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Federal panel throws out Maryland gerrymandered congressional map

Activists outside the Supreme Court. Photo: Bill Clark/CQ Roll Call
Activists outside the Supreme Court during . Photo: Bill Clark/CQ Roll Call

A three-judge federal court panel on Wednesday unanimously struck down a Maryland congressional map as unconstitutional and ordered political leaders to draw a new one for the 2020 election.

Why it matters: The judges decided in favor of Republicans, who brought the suit and argued that the Democratic-controlled state legislature had intentionally designed the 6th Congressional District map to their benefit. Following the 2010 Census, when lawmakers crafted a new congressional map, they included parts of the heavily Democratic Montgomery County, costing a Republican incumbent his seat.

The details: Officials have until next spring to submit a new redistricting plan, otherwise, the court’s order will establish a commission that will create a map of its own.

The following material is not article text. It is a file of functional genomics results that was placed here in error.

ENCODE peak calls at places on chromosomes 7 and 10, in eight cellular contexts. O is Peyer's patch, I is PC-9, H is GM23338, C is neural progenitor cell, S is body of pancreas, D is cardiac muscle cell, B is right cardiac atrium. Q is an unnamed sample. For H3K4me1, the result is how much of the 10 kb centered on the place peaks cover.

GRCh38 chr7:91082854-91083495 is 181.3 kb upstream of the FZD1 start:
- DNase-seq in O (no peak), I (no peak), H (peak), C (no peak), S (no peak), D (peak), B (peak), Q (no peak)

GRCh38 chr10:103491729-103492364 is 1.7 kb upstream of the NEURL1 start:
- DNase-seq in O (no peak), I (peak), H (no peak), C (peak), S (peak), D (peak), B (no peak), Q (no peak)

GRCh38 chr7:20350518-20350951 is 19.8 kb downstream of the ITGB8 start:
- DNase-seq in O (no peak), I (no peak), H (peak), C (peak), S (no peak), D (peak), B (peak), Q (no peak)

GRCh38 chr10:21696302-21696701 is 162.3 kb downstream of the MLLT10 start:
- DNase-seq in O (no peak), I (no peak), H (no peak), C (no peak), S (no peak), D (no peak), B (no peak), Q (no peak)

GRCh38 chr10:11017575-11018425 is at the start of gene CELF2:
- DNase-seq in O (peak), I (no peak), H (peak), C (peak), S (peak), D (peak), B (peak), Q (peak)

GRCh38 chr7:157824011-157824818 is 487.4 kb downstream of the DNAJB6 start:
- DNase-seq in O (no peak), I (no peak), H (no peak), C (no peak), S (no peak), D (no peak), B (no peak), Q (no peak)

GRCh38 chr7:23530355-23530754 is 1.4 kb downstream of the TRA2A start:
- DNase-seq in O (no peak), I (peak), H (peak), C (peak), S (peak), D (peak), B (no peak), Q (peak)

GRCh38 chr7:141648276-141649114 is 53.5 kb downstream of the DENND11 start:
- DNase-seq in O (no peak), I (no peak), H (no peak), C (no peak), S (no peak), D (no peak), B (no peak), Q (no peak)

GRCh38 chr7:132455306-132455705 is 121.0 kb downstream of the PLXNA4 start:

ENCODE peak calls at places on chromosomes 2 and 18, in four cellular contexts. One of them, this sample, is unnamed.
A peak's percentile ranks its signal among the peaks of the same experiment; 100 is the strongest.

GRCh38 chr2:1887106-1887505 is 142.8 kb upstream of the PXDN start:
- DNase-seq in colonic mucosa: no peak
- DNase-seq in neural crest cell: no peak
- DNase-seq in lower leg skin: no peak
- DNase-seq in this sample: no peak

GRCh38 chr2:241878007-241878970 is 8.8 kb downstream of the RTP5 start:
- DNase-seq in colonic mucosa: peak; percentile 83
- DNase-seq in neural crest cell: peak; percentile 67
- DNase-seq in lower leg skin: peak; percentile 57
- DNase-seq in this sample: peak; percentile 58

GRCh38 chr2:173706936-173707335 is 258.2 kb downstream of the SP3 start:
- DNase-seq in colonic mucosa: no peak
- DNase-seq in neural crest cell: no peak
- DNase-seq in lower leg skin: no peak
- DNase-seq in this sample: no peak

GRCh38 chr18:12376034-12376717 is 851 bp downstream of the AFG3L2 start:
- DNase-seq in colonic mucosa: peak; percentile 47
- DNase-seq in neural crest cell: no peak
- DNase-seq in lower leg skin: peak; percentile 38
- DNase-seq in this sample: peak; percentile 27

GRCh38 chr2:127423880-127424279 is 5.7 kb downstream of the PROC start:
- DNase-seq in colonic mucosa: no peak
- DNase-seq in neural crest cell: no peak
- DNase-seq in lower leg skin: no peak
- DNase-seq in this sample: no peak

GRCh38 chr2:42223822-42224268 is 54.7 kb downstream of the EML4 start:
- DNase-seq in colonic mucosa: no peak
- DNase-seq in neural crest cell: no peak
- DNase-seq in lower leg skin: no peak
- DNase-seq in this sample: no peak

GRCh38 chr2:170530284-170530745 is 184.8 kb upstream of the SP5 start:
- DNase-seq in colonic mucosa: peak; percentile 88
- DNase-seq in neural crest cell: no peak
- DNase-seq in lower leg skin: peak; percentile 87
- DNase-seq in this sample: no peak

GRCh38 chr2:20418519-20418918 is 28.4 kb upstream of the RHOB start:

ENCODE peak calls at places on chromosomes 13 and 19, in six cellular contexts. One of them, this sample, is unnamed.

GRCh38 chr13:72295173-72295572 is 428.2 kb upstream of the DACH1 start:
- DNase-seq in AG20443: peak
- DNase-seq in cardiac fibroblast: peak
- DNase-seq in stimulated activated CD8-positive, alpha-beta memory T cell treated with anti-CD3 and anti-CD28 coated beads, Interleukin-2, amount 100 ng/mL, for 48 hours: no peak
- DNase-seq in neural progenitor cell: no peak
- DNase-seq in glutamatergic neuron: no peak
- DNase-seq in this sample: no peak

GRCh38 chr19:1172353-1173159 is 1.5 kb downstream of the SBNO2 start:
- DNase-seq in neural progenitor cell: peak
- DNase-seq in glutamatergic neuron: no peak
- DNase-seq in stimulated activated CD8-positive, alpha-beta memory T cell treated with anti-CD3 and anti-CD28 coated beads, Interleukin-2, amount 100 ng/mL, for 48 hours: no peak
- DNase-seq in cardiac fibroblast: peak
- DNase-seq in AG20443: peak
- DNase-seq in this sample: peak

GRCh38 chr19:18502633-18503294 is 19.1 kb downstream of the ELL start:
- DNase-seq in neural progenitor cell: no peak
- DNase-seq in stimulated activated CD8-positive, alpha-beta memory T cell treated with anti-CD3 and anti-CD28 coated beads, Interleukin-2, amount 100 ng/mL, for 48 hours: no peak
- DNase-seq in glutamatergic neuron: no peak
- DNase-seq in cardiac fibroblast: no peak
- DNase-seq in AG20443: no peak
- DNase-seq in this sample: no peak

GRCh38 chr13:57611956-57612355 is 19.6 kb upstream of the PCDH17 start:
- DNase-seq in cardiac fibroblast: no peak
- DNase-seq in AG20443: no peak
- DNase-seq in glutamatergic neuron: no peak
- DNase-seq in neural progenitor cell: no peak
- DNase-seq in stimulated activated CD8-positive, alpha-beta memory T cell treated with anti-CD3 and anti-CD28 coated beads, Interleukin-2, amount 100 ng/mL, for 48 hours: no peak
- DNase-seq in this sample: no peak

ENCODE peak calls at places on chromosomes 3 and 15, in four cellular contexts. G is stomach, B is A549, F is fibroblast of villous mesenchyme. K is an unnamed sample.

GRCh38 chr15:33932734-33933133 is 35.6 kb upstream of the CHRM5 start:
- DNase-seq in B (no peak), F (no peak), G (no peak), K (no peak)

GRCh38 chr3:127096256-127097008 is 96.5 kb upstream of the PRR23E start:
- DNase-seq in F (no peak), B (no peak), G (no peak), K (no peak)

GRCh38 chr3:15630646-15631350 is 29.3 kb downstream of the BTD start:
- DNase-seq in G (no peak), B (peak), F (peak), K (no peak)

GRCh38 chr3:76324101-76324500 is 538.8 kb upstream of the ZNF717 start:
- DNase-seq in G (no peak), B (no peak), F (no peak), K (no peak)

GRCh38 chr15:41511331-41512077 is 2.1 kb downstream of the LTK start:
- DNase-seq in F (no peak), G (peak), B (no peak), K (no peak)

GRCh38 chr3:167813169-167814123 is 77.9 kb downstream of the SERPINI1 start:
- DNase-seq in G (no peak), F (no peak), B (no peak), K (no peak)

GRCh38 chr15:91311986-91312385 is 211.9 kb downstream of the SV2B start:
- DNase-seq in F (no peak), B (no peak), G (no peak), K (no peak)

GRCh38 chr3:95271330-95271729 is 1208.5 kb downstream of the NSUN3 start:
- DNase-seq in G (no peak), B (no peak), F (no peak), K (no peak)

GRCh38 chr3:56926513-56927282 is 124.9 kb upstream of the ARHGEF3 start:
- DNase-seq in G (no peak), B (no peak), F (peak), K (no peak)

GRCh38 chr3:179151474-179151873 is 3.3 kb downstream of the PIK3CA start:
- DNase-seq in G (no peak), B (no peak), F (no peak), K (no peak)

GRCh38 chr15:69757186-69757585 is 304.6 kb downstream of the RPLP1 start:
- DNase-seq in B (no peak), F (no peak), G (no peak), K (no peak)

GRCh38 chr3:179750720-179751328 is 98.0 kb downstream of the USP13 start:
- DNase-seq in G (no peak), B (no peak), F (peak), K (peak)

• Earlier this year, the Supreme Court heard arguments on the case, which sought to halt to this year’s midterm elections as Republicans argued the map was unfair. However, the high court punted the case back to the lower court for further preceding.
  • The justices said that it was too late to redraw the map and questioned why the plaintiffs had waited six years to file their claim.

Read more: These midterm victories will expand voting rights, curb gerrymandering

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